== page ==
It is clear that the initial intent of our CC&Rs was to preserve a residential lifestyle in Las Sendas by restricting homes to single-family use and limiting business use of each property. At the time the CC&Rs were drafted, vacation rentals were not a known issue.
In 2009, when vacation rentals started to become more popular, the board at the time moved to preserve the residential lifestyle in Las Sendas by banning rentals shorter than six months. That restriction was in place until it was invalidated in 2016 by new state legislation. After seven years, the state legislature changed the rules, invalidating the existing Las Sendas policy.
In 2019 — after receiving numerous complaints from residents as short-term rentals returned to the community — the Board initiated the process of investigating appropriate next steps to preserve the residential lifestyle in Las Sendas.
The board then established the Short-term Rental Working Group, as communicated to residents in meeting minutes from the February 28, 2019 open session board meeting. Owners were invited to submit applications to join the working group and updates were provided to residents through various communication channels over the last two years. The efforts of the working group eventually led to this proposed amendment vote.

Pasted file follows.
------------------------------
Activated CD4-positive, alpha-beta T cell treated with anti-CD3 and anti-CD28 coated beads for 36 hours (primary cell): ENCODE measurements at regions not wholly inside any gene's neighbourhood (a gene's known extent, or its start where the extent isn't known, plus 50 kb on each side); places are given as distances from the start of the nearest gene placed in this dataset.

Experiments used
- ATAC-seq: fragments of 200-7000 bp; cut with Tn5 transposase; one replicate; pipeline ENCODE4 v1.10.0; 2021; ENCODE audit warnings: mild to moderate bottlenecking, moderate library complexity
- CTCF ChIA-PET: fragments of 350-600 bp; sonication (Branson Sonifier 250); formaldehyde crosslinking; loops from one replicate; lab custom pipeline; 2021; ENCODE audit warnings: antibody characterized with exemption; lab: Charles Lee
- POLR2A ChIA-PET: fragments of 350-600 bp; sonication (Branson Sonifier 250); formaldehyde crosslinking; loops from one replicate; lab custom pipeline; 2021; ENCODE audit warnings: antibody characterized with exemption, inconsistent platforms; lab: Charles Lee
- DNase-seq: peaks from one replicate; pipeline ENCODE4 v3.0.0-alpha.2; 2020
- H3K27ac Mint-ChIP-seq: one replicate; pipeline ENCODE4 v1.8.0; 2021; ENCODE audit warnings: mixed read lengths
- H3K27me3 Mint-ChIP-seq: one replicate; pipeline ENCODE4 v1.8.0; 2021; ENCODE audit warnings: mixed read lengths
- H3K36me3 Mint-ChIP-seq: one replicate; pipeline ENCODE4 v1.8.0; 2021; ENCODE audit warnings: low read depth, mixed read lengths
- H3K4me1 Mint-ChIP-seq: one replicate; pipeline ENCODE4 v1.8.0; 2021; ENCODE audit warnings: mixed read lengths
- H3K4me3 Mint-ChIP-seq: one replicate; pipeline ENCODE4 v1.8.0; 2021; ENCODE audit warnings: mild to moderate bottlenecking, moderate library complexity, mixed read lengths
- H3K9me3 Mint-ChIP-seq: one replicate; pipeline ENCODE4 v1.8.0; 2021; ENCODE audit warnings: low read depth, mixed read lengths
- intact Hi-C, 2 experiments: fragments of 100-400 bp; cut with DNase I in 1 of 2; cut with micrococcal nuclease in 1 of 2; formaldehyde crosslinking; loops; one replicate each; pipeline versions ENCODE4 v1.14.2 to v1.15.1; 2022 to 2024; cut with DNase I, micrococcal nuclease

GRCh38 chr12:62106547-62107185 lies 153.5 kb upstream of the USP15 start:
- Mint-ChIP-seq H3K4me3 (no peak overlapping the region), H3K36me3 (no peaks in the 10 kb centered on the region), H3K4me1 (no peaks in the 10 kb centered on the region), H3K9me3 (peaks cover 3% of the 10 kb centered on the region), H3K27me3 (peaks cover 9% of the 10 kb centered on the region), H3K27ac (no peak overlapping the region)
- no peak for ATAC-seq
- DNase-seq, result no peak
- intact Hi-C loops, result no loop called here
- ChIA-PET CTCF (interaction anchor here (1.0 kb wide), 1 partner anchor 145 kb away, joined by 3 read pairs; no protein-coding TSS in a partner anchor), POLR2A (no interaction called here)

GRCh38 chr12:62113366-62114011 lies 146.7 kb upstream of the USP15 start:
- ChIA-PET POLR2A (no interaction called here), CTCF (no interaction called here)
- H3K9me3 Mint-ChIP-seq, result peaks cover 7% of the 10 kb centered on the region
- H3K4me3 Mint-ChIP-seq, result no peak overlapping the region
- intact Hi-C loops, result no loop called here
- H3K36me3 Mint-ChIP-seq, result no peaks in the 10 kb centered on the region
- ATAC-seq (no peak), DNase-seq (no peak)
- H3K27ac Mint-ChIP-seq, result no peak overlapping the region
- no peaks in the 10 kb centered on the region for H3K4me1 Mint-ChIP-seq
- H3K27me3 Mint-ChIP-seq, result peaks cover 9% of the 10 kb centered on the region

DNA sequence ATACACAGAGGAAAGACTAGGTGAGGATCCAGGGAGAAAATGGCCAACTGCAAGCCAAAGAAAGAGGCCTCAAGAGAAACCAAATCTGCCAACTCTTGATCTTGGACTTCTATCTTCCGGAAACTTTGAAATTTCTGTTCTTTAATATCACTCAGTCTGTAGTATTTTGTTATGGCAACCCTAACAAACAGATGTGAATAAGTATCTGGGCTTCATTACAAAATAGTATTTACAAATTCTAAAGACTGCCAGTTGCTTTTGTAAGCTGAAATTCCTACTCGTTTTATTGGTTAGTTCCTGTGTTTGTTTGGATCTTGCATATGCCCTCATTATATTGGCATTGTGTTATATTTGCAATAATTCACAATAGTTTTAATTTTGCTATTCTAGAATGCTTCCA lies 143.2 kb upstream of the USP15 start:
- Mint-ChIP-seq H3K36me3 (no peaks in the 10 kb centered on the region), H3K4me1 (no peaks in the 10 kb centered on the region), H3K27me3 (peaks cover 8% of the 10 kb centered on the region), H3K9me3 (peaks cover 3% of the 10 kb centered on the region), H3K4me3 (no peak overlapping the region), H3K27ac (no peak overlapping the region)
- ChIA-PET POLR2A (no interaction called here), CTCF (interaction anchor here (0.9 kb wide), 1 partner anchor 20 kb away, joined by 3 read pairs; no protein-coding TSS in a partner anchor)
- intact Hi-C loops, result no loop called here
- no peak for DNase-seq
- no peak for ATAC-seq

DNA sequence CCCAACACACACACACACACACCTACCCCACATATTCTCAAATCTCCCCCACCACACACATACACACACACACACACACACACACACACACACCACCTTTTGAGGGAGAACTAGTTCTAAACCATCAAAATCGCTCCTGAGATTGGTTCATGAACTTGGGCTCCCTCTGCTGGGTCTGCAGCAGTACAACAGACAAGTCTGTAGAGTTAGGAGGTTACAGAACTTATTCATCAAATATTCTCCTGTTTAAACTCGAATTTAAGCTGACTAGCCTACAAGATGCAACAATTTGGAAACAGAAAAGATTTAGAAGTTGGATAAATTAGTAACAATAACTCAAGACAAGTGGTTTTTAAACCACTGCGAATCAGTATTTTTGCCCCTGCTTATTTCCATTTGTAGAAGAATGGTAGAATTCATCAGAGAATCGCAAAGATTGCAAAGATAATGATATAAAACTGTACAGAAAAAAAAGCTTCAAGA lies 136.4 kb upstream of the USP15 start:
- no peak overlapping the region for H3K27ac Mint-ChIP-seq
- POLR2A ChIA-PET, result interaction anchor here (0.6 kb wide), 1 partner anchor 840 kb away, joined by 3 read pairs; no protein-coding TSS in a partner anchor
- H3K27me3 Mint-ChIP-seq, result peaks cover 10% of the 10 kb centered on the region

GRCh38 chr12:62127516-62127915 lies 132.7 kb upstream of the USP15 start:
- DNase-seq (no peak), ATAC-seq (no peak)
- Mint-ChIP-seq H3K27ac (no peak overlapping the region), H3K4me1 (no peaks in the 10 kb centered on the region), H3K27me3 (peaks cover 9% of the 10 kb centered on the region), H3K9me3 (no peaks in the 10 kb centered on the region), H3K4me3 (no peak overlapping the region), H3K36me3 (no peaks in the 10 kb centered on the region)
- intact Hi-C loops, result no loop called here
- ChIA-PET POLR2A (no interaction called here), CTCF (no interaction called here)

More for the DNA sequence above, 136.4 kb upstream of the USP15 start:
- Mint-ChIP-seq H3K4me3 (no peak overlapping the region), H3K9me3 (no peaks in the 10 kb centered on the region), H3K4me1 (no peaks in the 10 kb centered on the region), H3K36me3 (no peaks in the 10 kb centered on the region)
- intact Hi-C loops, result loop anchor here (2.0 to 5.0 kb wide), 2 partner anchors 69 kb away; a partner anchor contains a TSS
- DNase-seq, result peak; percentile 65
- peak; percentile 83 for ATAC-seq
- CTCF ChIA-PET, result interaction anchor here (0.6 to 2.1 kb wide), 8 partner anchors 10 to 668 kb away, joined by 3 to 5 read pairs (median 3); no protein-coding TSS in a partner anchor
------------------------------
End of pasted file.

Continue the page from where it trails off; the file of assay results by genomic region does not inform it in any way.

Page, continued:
The Amendment is unnecessary. Airbnb and VRBO will deal with problem short-term rentals if they receive complaints and will even remove them off of their websites.
While this may be true for many short-term rental properties, it is not an immediate process and does nothing to prevent those problem short-term rentals from moving to a different platform that does not have the same policies.  
Additionally, not all short-term rentals are associated with Airbnb, Vrbo, or other larger entities with established complaint processes. For these lots, gaining assistance from owners or managers has been difficult.
Finally, when owners and property managers are willing and able to act quickly to address concerns, their efforts are often reactionary since it is difficult for them to prevent every unique guest from breaking established rules.
The Amendment will penalize everyone rather than just dealing with the problematic short-term rentals.